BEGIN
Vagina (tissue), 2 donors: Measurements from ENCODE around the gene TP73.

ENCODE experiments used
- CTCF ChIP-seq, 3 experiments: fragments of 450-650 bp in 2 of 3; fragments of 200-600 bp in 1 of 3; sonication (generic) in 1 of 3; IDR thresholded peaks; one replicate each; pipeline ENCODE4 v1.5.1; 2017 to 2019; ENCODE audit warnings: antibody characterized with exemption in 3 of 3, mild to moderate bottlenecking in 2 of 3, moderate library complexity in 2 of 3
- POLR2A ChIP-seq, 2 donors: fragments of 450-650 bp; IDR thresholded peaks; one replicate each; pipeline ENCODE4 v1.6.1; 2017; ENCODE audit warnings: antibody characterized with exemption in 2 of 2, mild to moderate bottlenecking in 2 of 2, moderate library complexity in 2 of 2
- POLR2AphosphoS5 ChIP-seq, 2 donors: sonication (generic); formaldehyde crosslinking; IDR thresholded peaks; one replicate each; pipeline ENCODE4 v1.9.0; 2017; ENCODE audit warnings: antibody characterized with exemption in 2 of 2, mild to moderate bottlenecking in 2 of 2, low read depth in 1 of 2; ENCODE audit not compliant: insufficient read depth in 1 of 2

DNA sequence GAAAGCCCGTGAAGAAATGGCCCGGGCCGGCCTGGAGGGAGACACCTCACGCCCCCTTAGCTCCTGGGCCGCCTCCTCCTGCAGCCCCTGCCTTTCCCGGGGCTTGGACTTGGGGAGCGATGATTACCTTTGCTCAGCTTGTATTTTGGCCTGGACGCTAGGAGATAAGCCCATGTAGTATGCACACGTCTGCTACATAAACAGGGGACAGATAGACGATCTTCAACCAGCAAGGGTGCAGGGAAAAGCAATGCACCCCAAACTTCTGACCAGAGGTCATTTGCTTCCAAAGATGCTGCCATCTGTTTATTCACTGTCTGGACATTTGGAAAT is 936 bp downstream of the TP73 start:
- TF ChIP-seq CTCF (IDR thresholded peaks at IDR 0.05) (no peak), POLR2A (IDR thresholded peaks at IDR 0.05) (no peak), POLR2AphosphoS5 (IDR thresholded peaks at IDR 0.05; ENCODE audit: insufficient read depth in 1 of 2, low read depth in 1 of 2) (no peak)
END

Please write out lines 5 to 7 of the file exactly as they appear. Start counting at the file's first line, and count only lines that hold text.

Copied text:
- POLR2AphosphoS5 ChIP-seq, 2 donors: sonication (generic); formaldehyde crosslinking; IDR thresholded peaks; one replicate each; pipeline ENCODE4 v1.9.0; 2017; ENCODE audit warnings: antibody characterized with exemption in 2 of 2, mild to moderate bottlenecking in 2 of 2, low read depth in 1 of 2; ENCODE audit not compliant: insufficient read depth in 1 of 2

DNA sequence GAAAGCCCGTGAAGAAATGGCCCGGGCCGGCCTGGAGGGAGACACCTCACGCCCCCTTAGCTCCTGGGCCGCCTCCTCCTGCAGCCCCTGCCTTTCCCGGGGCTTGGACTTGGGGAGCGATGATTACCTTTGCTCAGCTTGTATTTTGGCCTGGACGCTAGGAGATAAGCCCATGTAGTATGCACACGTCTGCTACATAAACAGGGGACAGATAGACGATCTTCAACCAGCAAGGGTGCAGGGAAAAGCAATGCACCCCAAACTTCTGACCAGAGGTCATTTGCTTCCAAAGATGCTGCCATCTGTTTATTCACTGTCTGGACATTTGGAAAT is 936 bp downstream of the TP73 start:
- TF ChIP-seq CTCF (IDR thresholded peaks at IDR 0.05) (no peak), POLR2A (IDR thresholded peaks at IDR 0.05) (no peak), POLR2AphosphoS5 (IDR thresholded peaks at IDR 0.05; ENCODE audit: insufficient read depth in 1 of 2, low read depth in 1 of 2) (no peak)